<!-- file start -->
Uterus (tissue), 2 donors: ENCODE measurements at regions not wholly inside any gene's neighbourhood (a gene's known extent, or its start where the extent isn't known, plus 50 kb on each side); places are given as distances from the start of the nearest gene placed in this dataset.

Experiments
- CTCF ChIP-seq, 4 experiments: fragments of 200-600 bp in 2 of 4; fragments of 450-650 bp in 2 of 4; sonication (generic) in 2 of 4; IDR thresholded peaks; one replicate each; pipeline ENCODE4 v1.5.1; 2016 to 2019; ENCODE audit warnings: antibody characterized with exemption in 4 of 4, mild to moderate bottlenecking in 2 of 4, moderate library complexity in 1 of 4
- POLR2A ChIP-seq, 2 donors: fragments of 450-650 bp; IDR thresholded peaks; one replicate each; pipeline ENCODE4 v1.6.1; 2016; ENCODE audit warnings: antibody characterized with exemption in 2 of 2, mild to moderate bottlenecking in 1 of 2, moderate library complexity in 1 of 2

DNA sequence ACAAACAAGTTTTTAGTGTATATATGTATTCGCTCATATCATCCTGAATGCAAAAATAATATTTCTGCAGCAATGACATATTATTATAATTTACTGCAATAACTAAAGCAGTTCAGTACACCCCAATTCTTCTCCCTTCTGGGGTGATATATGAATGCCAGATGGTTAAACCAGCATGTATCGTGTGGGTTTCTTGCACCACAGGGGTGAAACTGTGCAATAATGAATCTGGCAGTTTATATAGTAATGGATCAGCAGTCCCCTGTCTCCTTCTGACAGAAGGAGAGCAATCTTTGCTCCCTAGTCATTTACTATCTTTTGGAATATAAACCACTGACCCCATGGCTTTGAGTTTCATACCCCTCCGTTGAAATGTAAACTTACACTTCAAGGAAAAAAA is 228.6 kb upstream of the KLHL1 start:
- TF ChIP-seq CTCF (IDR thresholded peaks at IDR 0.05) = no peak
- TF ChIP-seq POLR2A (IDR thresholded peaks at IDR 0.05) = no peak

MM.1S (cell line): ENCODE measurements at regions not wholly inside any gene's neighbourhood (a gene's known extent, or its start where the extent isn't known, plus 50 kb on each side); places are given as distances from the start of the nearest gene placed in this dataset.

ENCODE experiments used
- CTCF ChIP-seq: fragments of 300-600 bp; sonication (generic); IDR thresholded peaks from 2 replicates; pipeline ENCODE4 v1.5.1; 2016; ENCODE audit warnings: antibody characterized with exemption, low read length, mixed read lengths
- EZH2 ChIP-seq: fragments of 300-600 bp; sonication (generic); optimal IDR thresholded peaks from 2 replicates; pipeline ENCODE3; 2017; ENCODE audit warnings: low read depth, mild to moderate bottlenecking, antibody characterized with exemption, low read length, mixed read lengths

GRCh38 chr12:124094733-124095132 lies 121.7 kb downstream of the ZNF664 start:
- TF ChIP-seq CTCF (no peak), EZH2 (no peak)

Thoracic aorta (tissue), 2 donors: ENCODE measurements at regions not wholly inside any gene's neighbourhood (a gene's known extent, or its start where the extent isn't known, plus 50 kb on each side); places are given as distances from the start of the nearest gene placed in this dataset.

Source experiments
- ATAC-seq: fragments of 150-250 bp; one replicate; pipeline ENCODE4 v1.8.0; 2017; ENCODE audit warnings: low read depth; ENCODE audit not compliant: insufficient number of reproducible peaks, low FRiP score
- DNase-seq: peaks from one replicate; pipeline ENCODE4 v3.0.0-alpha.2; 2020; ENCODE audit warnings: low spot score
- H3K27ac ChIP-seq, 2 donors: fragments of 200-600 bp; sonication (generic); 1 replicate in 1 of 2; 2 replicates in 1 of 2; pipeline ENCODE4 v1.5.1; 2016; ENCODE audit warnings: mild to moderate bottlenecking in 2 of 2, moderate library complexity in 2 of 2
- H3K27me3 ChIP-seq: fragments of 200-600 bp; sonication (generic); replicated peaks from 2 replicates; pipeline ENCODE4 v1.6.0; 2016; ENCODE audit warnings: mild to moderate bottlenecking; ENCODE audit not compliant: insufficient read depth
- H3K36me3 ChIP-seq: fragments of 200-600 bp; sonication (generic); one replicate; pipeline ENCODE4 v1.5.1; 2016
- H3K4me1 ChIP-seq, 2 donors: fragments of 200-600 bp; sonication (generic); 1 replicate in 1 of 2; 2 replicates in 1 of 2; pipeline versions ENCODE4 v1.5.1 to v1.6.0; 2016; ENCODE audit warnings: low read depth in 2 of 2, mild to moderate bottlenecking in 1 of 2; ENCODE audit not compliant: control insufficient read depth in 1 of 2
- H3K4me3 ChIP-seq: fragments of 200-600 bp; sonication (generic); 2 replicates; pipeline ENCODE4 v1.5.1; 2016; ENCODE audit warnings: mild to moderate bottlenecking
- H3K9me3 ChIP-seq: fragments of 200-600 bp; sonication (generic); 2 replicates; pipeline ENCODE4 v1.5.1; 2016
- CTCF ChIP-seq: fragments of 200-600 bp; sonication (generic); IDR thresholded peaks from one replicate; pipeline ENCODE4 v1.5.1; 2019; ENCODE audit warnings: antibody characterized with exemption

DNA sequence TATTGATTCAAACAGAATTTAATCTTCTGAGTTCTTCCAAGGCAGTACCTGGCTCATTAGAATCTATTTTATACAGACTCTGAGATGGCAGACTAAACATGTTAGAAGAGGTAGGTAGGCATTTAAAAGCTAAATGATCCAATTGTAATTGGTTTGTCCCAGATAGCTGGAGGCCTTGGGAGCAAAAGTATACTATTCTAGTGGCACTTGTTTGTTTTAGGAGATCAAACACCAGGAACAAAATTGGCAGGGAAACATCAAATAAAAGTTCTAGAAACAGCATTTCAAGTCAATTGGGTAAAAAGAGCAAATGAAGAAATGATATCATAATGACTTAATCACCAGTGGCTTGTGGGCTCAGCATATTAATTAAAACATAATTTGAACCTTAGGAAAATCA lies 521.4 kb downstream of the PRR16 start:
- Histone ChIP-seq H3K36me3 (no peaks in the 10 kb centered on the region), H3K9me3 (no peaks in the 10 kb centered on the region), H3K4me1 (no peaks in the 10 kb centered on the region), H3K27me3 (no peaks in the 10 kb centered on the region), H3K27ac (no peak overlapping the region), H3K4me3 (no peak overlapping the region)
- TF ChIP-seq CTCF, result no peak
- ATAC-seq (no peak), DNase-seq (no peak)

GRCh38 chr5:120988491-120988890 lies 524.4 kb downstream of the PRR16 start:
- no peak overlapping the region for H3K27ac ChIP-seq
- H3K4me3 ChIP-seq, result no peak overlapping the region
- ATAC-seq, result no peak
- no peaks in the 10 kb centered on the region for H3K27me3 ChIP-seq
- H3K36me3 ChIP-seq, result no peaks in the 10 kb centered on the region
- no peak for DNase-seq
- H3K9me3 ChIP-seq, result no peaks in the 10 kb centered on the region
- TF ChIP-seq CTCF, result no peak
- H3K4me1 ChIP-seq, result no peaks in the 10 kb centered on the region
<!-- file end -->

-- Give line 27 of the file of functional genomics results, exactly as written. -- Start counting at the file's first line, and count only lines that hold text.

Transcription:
- TF ChIP-seq CTCF, result no peak